I arrived in Eagle Pass late in the afternoon of Saturday, April 26. The town of about 28,000 people is on the Rio Grande River, opposite Piedra Negras, Coahuila, a city of about 150,000. I immediately liked this place. The low hill surrounding the river valley were a welcome relief from the relentless mesquite and cactus prairie found just outside the river's reach. Maverick County has a two courthouses near the center of Eagle Pass: an historic building and a not so historic building. Guess which one is which.
After a wonderful dinner at La Parrilla de San Miguel in Eagle Pass I slept soundly at the Holiday Inn Express.
With my Texas county list now at 199, I began my long drive home to Houston on Sunday morning. The forecast was for hot temperatures and high winds. So, I filled up my Ford Focus from Enterprise rentals and headed east, to Crystal City, home of Popeye!
On my trip home I would re-visit 6 county seats: Crystal City, seat of Zavala County was first. It's courthouse is still one of the most difficult to photograph. Long, low and repetitive, with deep roof overhangs; it's not going to win any prizes.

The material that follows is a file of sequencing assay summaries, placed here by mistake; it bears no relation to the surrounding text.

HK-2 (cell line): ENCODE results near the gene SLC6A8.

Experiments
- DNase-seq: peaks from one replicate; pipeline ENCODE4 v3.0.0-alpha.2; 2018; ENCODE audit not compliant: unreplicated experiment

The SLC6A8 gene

Moving on, I drove south about 12 miles to the seat of Dimmit County, Carrizo Springs. Just south of Crystal City I crossed the bridge over Turkey Creek.
The Dimmit County courthouse is still diminutive and the front is still obscured by trees. And, yes, that's my Ford Focus rental car in the picture. Not my favorite vehicle to drive, but it did get very good gas mileage. It averaged 36 mpg over two days.